Plates, Springs and Digital Spaces: A Look at Artificial Reverb

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  • May 12, 2017
reverb

We’ve all heard it, but maybe not all of us has recognised it by its name. The boxy sound of bathroom conversations, the cacophony of sonic information in a crowded school hall, the celestial tails at the end of notes from a symphony orchestra. It’s reverberation (reverb for short) and it’s created by the scattered reflections of sound in chambers of all shapes and sizes. It’s also used to create all types of dramatic and mysterious musical moments.

reverb

A look at the creation of artificial reverb via mechanics and digital manipulation, the types of reverb and how they’ve been used and abused over the decades.

The challenges with reverb involve control and authenticity: how does one emulate the sound of a cathedral, for example, within the conveniently controlled surrounds of the studio? This article will focus on the artificial reverb, via mechanics and digital manipulation, the types of reverb and how they’ve been used and abused over the decades.

The Early Days

In the early epoch of commercial studios, the two most common ways of creating mechanical reverb was with the use of the plate and the spring.

In plate reverb machines, like the esteemed EMT 140, the dry signal is sent to a driver attached to a plate, which creates the reverberated sound. The plate’s pickups send the affected signal back to a channel on a console, ready to be mixed with the raw source. As you can see here the device is unwieldy and needs a lot of space to be utilised properly.

With its consistent decay and uniquely musical character, plate is undoubtedly a versatile and sought after sound. Perhaps most famously though, the plate performs best with percussion – the hard transients offered by drum sounds couple well with the plate’s crystalline fade out.

Enter its lower cost and decidedly more practical cousin, the spring reverb. The signal path for the spring and plate reverb is essentially the same, a driver sending sound into the device, then being returned via a pickup. What differs is the method of reverb production – the springs in this reverb are housed in a compact tank, which vibrate to create its customary scattered and metallic character.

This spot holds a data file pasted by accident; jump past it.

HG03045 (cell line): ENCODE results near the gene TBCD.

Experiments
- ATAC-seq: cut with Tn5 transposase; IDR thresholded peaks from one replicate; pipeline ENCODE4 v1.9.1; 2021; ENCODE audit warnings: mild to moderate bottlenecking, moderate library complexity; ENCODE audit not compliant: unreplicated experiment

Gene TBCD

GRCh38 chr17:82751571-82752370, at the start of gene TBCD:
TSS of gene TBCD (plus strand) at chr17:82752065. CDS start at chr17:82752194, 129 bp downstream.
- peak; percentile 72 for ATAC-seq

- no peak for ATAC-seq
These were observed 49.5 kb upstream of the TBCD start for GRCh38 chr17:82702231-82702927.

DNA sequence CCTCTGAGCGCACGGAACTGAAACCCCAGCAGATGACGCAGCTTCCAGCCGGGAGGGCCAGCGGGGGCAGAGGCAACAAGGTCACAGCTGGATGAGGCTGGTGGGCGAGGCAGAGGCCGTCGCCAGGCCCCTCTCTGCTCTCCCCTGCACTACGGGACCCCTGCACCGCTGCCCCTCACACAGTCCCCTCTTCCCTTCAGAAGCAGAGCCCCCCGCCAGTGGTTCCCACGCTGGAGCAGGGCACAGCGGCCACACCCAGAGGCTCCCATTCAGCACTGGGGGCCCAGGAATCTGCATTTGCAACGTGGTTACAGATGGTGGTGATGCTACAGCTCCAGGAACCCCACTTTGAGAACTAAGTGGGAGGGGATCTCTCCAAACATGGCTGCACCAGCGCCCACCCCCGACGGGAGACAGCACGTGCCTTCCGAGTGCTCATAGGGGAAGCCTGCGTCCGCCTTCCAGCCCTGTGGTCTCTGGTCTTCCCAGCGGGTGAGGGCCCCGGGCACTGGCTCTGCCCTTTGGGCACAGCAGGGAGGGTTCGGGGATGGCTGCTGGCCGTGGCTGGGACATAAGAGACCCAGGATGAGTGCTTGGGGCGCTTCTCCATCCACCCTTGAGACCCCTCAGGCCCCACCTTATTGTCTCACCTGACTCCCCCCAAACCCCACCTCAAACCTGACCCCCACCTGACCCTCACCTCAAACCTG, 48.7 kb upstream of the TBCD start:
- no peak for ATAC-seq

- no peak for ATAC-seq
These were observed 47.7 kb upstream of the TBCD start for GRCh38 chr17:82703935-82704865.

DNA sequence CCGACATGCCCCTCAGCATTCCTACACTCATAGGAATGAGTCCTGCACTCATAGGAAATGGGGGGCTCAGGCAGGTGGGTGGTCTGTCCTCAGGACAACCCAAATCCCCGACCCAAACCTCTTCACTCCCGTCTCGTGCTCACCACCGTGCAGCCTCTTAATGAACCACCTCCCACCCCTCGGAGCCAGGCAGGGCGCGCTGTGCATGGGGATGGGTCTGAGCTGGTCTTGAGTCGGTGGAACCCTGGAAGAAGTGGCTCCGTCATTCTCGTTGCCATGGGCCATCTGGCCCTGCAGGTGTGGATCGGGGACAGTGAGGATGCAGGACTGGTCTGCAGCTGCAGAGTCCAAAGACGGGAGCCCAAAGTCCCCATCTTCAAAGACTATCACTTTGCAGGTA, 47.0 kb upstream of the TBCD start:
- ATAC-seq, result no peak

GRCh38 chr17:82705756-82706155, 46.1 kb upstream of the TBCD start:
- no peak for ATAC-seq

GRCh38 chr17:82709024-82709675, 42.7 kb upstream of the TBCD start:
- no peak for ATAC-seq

In the 1960s, spring reverbs were ingeniously incorporated into the guitar and organ amplifiers and thus imparted an indelible tonal fingerprint on the rock and psychedelic sounds of the era. To hear it in all its sun-soaked glory, it’s hard to go past Misirlou by Dick Dale. Like the plate, the sustaining effect is exacerbated by a sharp attack.

In the pre-digital era, entire chambers were used for the purpose of introducing reverb into a mix. In principle, they’re quite easy to envisage – pump sound through to a speaker fitted in the chamber, the sound gets picked up by a microphone elsewhere in the space, then sent back to a mix.

In today’s economically rational times, where real estate is precious, it’s hard to imagine that these places ever existed. Yet exist they did, and were used to create effect, especially in the seminal Capitol Studios which has built eight independently designed reverb chambers right underneath the studios. Who better to explain the virtues of the reverb chamber than James Taylor, who built one using a shipping container.

In The Digital Era

EMT were pioneers in the both mechanical and digital reverbs. The 140 was their plate model that was made available in 1957. Their 250 model, released in 1976, became the first digital reverb.

Plates and springs, iconic as they are, don’t pretend to emulate what it is exactly like to be in room. Mechanical reverbs are somewhat limited in their tonal scope and one you get used to the sound of a plate or spring, they’re impossible to mistake for anything else.

Digital reverbs rely on algorithms to create complex envelopes, with parameters such as pre-delay, early reflections and decay times being eminently more malleable than their mechanical ancestors. As such, these devices became highly sought after for their versatility – classics like the Lexicon 224 were seemingly only limited to the user’s imagination.

Another development in digital reverb is convolution. The algorithms used to create this type of reverb are not exactly easy to explain – essentially, an actual physical space is recorded to create an impulse response – a snapshot of the reverberant characteristics of that particular space.

The sound sent to a convolution reverb triggers the impulse and therefore, a real sample of that space, a concert hall for example, rather than an emulation of a concert hall typical of standard digital reverbs, is available to be blended with the mix.

Approaching reverb can be complicated – digital reverbs (especially those in plug in form) offer so much in the way of presets and parameters, it can be easy to get lost in the minutiae and forget why you chose it in the first place. In terms of tweakability, the first mechanical reverbs were primordial in comparison, yet the sounds were, and continue to be, quintessential.

It’s also worth remembering that their digital descendants are in many cases just trying to emulate their forefathers, so a basic background knowledge in the origins of the different types of mechanical reverb – how they work, how they react – could help you to make better choices on the search for ambience in your mix.

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Dan Shaw is recording and mixing engineer at Enmore Audio. He also plays bass in Wells and Circle.

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